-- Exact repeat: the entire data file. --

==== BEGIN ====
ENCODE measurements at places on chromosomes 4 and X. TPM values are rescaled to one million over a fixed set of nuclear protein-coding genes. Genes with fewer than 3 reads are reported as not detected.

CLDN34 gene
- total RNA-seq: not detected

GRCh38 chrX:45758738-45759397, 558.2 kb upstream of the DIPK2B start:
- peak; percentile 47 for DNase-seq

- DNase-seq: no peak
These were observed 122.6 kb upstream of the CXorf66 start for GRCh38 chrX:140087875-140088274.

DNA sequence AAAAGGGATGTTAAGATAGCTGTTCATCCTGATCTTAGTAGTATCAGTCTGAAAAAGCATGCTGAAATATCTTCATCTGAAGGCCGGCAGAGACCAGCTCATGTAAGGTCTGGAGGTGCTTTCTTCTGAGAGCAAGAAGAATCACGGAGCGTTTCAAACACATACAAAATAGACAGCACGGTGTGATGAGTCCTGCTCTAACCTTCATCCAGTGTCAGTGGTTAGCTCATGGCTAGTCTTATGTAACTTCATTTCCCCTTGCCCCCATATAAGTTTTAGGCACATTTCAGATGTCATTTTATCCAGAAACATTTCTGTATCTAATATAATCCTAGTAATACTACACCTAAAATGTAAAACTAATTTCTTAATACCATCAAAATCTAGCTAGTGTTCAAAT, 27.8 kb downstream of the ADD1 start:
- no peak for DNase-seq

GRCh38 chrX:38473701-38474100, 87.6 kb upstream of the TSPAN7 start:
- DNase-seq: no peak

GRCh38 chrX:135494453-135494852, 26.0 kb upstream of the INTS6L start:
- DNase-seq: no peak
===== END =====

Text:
ENCODE measurements at places on chromosomes 4 and X. TPM values are rescaled to one million over a fixed set of nuclear protein-coding genes. Genes with fewer than 3 reads are reported as not detected.

CLDN34 gene
- total RNA-seq: not detected

GRCh38 chrX:45758738-45759397, 558.2 kb upstream of the DIPK2B start:
- peak; percentile 47 for DNase-seq

- DNase-seq: no peak
These were observed 122.6 kb upstream of the CXorf66 start for GRCh38 chrX:140087875-140088274.

DNA sequence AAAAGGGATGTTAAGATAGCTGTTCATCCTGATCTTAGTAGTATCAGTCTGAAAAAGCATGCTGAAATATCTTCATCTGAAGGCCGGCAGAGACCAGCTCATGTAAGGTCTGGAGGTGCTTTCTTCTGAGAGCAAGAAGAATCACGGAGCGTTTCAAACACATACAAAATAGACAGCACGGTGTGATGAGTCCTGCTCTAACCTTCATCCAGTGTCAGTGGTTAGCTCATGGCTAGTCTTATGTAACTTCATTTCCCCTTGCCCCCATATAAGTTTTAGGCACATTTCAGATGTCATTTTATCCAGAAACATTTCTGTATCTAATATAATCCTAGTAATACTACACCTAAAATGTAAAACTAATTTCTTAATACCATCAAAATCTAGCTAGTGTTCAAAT, 27.8 kb downstream of the ADD1 start:
- no peak for DNase-seq

GRCh38 chrX:38473701-38474100, 87.6 kb upstream of the TSPAN7 start:
- DNase-seq: no peak

GRCh38 chrX:135494453-135494852, 26.0 kb upstream of the INTS6L start:
- DNase-seq: no peak